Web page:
|About the Book|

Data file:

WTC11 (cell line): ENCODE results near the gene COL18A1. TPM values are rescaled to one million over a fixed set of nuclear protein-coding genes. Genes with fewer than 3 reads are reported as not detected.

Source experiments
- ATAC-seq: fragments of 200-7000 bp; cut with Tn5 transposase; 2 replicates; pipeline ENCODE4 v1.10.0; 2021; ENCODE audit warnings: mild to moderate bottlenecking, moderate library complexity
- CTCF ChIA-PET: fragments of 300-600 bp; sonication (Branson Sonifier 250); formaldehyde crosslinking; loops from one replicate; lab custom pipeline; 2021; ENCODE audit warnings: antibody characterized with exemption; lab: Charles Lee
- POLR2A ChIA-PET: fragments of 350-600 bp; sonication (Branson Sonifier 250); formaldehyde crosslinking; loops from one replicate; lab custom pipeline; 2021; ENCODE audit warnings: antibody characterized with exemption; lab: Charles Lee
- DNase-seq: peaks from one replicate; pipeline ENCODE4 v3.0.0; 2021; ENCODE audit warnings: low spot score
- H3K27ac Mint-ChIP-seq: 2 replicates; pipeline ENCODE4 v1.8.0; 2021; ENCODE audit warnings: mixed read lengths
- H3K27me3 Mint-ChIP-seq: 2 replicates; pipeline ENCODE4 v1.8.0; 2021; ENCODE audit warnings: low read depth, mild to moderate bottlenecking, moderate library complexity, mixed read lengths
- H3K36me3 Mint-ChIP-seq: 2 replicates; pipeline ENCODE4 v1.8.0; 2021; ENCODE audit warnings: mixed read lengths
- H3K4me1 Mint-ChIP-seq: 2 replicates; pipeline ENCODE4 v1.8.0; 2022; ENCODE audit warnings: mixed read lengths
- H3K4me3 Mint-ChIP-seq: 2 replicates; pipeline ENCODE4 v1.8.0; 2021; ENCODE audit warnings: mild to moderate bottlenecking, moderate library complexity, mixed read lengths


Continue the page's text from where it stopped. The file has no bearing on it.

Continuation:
Forces arising from environmental sources have profound influence on the functioning of microelectromechanical (MEMS) devices. Two examples include mechanical vibration and shock, which can significantly degrade the performance and reliability ofMoreForces arising from environmental sources have profound influence on the functioning of microelectromechanical (MEMS) devices. Two examples include mechanical vibration and shock, which can significantly degrade the performance and reliability of MEMS. Mechanical vibrations can generate unwanted device output, and shock loads can permanently damage device structures. Thus, there is strong motivation to understand and to mitigate the adverse effects of shock and vibration on MEMS devices.-The effects of mechanical vibrations and the means to mitigate them are not well understood. Herein, we present detailed analyses that identify how vibration degrades device performance, especially for MEMS gyroscopes. Two classes of gyroscopes are studied and modeled in detail: Tuning fork gyroscopes (TFG) and vibrating ring gyroscopes (VRG). Despite their differential operation, all capacitive TFGs are affected by vibration due to nonlinear characteristics of their capacitive drive/sense electrodes, while some TFG designs are shown to be more vibration-tolerant than others by >99%. By contrast, VRGs remain immune to vibration effects due to the decoupling of vibration excited modes and sensing modes. Overall, vibration effects in gyroscopes and other MEMS can also be reduced by integrating a vibration-isolation platform, and TFGs vibration sensitivity is improved by >99% using a properly-designed platform.-Prior shock protection in MEMS has utilized two strategies: optimizing device-dimensions and hard shock stops. While both strategies afford protection, they also incur a trade-off in shock versus device performance Two new shock-protection technologies are developed herein: (1) nonlinear-spring shock stops and (2) soft-coating shock stops. The nonlinear springs form compliant motion-limiting stops that reduce impact. Similarly, soft coating stops utilize a soft thin-film layer on an otherwise hard surface to increase the surface compliance and energy dissipation. Both solutions decrease the impact forces generated between the device mass and the shock stops, and enable wafer-level, batch fabrication processes compatible with microfabrication techniques. Simulation and experimental results clearly demonstrate that both solutions offer superior shock protection compared to conventional hard shock stops. Following testing of more than 70 devices, we observe a twenty fold increase in device-survival rate for devices protected either by silicon nonlinear-spring stop or by Parylene soft-coating stops.